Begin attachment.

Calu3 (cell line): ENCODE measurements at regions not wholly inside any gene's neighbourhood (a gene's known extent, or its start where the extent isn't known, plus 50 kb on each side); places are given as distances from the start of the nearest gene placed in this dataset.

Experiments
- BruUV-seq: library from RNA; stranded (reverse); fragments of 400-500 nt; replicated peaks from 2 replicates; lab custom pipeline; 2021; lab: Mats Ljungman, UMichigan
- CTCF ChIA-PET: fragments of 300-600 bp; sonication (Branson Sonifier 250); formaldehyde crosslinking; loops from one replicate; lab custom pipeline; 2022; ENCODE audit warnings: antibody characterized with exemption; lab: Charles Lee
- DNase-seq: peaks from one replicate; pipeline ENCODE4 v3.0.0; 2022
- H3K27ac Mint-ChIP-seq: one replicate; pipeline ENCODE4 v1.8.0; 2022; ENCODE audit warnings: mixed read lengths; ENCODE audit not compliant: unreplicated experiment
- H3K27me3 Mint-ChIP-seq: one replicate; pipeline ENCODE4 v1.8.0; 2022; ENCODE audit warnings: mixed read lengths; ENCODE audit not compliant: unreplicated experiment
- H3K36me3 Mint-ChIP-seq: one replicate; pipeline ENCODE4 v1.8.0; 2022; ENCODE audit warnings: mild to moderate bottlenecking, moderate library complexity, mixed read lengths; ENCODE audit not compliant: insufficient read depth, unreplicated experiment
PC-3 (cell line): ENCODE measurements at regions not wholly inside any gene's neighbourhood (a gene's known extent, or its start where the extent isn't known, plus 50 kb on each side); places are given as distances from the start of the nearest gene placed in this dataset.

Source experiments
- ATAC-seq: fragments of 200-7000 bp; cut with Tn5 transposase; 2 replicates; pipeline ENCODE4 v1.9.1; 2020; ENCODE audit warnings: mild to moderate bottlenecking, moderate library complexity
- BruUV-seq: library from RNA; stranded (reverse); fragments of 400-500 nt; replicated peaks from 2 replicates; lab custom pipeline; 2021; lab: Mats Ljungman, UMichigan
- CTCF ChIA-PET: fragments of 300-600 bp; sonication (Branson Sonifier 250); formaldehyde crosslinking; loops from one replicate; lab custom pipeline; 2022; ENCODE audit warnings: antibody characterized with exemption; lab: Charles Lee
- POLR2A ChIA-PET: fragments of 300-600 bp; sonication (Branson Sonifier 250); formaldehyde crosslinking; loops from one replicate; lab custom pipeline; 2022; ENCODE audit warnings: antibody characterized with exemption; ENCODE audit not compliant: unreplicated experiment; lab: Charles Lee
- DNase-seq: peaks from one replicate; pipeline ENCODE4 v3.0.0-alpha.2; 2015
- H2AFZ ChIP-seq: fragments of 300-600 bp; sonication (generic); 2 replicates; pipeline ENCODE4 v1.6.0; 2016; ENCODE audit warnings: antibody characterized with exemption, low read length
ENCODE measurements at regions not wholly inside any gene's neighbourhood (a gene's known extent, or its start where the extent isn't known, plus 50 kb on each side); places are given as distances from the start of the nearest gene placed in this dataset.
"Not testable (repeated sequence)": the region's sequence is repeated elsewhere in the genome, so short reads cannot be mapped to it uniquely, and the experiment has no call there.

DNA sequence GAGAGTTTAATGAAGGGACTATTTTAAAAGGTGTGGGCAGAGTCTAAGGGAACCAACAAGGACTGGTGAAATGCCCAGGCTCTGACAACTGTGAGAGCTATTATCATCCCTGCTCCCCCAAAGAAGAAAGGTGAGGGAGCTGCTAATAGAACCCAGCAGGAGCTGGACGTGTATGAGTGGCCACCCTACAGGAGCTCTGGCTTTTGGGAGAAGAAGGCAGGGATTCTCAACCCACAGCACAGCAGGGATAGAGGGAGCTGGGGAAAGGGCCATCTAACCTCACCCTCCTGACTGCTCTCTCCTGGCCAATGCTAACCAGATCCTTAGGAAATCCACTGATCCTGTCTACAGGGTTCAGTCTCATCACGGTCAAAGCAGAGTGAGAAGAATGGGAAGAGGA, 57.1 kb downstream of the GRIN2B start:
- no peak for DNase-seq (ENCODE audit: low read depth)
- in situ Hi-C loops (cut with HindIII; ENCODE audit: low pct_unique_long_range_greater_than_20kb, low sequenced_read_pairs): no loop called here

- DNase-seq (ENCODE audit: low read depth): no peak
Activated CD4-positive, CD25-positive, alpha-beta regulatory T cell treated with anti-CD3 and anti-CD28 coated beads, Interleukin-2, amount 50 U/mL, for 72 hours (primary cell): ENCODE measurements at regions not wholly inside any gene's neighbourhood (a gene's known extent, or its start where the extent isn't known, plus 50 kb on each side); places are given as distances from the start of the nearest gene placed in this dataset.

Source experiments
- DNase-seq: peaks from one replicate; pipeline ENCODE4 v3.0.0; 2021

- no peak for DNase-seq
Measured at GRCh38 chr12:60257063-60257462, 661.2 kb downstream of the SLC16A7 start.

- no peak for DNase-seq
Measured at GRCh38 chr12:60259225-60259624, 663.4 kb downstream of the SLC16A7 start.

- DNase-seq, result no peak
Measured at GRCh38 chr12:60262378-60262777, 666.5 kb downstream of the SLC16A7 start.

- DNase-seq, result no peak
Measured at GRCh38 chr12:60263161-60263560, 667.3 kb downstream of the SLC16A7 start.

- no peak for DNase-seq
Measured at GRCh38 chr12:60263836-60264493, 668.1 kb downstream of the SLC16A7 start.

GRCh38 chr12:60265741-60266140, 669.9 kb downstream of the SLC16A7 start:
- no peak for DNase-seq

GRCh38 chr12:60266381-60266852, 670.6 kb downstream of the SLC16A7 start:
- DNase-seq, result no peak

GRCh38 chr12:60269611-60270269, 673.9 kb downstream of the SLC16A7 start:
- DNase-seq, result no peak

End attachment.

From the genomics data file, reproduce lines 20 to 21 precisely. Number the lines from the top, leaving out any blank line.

- no peak for DNase-seq (ENCODE audit: low read depth)
- in situ Hi-C loops (cut with HindIII; ENCODE audit: low pct_unique_long_range_greater_than_20kb, low sequenced_read_pairs): no loop called here